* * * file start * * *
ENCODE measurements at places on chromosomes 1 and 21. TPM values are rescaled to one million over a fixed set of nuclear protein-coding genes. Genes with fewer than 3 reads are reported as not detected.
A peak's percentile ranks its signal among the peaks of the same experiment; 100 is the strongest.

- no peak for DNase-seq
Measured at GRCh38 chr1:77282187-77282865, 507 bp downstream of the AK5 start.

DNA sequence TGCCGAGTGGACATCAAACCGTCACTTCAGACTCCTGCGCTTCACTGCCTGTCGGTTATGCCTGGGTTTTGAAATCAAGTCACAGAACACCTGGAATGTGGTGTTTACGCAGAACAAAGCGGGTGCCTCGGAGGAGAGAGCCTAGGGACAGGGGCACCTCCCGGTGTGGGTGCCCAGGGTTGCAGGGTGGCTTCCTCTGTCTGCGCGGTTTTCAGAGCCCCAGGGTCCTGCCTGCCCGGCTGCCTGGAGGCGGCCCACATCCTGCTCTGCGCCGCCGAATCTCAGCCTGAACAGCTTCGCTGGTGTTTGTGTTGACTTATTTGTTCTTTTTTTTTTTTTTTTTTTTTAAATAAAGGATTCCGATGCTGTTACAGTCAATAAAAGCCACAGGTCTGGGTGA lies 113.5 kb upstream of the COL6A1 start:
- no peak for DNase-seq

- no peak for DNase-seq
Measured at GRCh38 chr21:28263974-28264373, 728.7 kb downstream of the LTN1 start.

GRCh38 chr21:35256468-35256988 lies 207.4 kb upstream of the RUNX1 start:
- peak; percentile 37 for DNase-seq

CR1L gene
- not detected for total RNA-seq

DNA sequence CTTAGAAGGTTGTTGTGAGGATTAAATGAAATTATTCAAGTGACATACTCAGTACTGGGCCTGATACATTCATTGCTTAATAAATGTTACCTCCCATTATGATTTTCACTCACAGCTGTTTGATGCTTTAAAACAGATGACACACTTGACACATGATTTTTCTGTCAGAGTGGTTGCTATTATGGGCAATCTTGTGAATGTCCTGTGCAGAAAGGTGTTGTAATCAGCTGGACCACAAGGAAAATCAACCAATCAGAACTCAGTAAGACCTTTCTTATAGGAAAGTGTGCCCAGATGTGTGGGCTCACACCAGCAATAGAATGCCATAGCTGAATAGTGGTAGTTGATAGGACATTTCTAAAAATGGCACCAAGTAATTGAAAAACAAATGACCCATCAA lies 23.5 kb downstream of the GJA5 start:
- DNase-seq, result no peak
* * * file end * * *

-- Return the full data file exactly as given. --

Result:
ENCODE measurements at places on chromosomes 1 and 21. TPM values are rescaled to one million over a fixed set of nuclear protein-coding genes. Genes with fewer than 3 reads are reported as not detected.
A peak's percentile ranks its signal among the peaks of the same experiment; 100 is the strongest.

- no peak for DNase-seq
Measured at GRCh38 chr1:77282187-77282865, 507 bp downstream of the AK5 start.

DNA sequence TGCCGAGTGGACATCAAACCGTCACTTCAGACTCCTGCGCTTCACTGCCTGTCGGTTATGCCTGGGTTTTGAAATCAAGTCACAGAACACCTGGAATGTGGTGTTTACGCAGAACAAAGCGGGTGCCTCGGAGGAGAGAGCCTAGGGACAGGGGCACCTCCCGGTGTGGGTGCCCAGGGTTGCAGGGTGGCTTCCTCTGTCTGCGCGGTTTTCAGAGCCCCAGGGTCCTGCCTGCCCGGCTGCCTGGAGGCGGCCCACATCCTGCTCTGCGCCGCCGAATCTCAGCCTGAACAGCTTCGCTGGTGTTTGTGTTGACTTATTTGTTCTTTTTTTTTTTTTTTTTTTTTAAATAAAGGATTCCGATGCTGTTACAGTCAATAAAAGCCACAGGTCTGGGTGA lies 113.5 kb upstream of the COL6A1 start:
- no peak for DNase-seq

- no peak for DNase-seq
Measured at GRCh38 chr21:28263974-28264373, 728.7 kb downstream of the LTN1 start.

GRCh38 chr21:35256468-35256988 lies 207.4 kb upstream of the RUNX1 start:
- peak; percentile 37 for DNase-seq

CR1L gene
- not detected for total RNA-seq

DNA sequence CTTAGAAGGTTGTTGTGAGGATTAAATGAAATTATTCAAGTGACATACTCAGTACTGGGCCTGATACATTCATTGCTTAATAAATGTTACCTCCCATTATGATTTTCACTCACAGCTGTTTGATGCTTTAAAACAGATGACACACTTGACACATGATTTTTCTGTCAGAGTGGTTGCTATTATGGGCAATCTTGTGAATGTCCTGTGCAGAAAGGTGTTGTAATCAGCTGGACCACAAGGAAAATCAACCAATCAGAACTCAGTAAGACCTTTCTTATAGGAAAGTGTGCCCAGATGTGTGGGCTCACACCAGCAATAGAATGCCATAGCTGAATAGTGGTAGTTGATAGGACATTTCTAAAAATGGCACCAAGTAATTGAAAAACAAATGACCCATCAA lies 23.5 kb downstream of the GJA5 start:
- DNase-seq, result no peak